MANHATTAN — Trey Dishon came to Kansas State with no delusions about the life of a defensive tackle.

It's not pretty in the trenches, where massive bodies collide — irresistible force vs. immovable objects.

And Dishon, a 6-foot-2, 311-pound senior from Horton, played the part well. He earned a starting job as a redshirt freshman and has remained in the lineup ever since, earning all-Big 12 honorable mention in 2018.

So why, after four years in Manhattan, does Dishon all of a sudden feel liberated? Simple. Because he is.

When Chris Klieman took over as head coach last December and brought in a new staff, K-State also installed a defensive system that gave Dishon and the rest of the interior linemen a new lease on life.

"What's changed is it has expanded my role," Dishon said, clearly excited about the possibilities. "It has expanded my play where the old playbook, the old scheme was just me taking up double-teams and sitting in the gap. In this scheme we're playmakers now.

"It's like, 'You guys go make a play.' It's expanded my role to be able to go out there and rush the passer, get some TFLs (tackles for loss), stuff like that."

Dishon, whose 37 career starts rank second only to offensive lineman Scott Frantz's 37, has put up respectable numbers in his first three seasons with 65 career tackles, including 10 for loss and five sacks. Last year, he had a career-high 26 stops, but only two behind the line of scrimmage and one sack.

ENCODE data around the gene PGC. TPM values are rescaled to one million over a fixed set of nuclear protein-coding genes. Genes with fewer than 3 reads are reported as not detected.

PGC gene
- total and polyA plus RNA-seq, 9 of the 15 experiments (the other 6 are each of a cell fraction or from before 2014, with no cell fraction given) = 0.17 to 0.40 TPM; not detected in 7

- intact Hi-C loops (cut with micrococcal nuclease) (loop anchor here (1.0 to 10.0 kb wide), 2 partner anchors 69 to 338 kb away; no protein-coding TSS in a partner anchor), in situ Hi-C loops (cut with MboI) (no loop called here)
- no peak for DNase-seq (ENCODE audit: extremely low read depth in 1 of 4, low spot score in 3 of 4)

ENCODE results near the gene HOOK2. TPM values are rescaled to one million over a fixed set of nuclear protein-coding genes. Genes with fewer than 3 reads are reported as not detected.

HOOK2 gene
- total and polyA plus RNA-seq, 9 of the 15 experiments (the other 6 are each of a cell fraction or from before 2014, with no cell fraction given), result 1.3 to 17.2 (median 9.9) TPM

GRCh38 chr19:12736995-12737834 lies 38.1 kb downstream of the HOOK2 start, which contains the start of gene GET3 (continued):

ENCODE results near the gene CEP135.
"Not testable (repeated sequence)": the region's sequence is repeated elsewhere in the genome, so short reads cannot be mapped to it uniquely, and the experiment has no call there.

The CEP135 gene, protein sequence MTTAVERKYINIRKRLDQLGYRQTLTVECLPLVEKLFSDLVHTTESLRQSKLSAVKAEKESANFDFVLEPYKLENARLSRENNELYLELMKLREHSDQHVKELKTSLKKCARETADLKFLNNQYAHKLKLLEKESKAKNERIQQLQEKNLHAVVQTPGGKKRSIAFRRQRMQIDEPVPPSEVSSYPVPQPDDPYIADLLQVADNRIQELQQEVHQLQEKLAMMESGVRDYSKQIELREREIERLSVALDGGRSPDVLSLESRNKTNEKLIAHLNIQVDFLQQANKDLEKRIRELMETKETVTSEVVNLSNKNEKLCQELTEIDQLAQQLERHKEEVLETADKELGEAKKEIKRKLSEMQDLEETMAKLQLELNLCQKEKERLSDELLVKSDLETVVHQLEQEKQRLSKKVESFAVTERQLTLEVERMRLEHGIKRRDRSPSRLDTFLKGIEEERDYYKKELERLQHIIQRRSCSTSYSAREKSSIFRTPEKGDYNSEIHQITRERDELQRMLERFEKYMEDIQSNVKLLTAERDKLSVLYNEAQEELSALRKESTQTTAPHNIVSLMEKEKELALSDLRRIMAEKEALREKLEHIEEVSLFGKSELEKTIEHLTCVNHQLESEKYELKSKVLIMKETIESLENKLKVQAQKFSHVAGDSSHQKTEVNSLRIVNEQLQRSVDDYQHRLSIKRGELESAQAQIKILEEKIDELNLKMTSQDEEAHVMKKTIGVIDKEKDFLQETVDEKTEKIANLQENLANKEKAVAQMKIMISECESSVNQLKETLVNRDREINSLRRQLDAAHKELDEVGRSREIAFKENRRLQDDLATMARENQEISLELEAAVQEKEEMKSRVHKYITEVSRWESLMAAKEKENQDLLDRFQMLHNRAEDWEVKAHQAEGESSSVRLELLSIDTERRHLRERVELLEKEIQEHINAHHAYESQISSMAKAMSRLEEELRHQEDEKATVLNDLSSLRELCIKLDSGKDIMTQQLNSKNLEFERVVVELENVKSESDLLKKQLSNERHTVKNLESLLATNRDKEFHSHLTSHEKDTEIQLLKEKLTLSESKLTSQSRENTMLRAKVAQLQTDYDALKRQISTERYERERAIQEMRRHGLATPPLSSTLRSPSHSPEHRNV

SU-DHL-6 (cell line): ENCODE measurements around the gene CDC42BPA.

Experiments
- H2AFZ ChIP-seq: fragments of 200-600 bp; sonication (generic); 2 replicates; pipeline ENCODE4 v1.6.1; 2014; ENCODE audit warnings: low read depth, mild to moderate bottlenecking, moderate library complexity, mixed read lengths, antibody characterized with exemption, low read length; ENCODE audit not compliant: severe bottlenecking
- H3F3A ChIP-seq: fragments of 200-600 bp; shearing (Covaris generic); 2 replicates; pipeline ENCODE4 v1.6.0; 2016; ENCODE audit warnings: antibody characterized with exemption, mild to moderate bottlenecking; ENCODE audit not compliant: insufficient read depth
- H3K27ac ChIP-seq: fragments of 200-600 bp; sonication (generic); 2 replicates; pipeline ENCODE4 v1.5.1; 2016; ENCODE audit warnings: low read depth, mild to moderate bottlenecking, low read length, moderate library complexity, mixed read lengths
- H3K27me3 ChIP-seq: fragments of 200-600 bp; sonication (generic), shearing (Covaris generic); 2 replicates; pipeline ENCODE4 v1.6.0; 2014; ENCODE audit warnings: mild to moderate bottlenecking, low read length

New defensive tackles coach Mike Tuiasosopo is expecting even more this year.

"We're counting on him to continue to be a great playmaker," Tuiasosopo said. "He leads us with the way he works on the field, so when we're doing fundamentals, he's the guy leading the way. We couldn't ask for a better leader than Trey Dishon."

In Dishon and fellow seniors Joe Davies and Jordan Mittie, who split starts at the other tackle spot, the Wildcats have a solid nucleus on the interior. Tuiasosopo said he would like to expand that rotation, with junior Drew Wiley, sophomore Eli Huggins and redshirt freshman Jaylen Pickle adding to the depth.

But it all revolves around Dishon.

"Trey is a very, very smart player," Tuiasosopo said. "He can do either (tackle position). He can do the three technique and he can do the nose, and so we're a little bit interchangeable that way.

"We expect him to be an anchor in the middle. We expect him to be able to hold up against good zone teams and good power teams. We expect great play out of him."

The players clearly have bought into the new system, according to Dishon. And they're definitely more relaxed.

"With coach Tui, I think he's brought a lot of fun to our meeting room," Dishon said. "Whether we're out on the field, whether we're in the meeting room, meeting and watching film and stuff, it's good to have a coach who livens it up a little bit, who shows them he cares.

"It lets them play better. Where if you're worried about getting your butt ripped all the time or something like that, sometimes people don't react well to that."

The chance to make a difference, on the other hand, has everybody excited.

"That's what football's about," Dishon said with a smile. "That's what defensive line is about — just nasty, physical big guys wanting to make plays.

"You got to be nasty (before), and now you get to make plays. That's the best part, making plays."